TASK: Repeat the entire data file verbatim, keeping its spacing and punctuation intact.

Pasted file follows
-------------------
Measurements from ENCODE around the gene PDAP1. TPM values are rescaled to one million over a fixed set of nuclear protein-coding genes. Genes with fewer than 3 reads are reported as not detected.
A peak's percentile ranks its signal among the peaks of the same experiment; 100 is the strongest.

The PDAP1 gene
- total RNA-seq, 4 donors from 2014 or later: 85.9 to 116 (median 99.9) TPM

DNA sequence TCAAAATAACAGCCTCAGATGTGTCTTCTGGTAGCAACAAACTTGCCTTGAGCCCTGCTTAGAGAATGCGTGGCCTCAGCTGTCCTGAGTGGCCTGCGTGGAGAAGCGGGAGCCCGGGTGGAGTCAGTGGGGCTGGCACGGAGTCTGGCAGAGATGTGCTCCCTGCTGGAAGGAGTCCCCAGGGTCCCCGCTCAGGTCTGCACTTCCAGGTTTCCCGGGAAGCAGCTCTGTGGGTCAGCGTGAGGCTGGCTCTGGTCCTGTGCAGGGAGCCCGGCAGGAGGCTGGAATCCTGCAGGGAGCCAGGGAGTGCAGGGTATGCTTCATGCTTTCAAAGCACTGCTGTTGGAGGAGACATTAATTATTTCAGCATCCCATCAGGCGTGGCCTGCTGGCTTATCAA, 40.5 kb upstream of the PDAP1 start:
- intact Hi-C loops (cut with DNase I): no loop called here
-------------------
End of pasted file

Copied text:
Measurements from ENCODE around the gene PDAP1. TPM values are rescaled to one million over a fixed set of nuclear protein-coding genes. Genes with fewer than 3 reads are reported as not detected.
A peak's percentile ranks its signal among the peaks of the same experiment; 100 is the strongest.

The PDAP1 gene
- total RNA-seq, 4 donors from 2014 or later: 85.9 to 116 (median 99.9) TPM

DNA sequence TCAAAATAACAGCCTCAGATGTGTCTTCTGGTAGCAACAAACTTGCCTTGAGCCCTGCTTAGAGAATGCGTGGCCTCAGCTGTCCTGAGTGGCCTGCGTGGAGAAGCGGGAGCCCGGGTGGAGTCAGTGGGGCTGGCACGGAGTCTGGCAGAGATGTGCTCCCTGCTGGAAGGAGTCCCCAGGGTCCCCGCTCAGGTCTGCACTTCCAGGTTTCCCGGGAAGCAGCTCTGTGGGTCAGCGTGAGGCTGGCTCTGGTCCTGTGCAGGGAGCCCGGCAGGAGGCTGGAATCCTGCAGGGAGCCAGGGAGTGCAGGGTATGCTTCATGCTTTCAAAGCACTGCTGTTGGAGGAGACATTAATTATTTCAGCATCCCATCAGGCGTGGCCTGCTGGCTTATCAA, 40.5 kb upstream of the PDAP1 start:
- intact Hi-C loops (cut with DNase I): no loop called here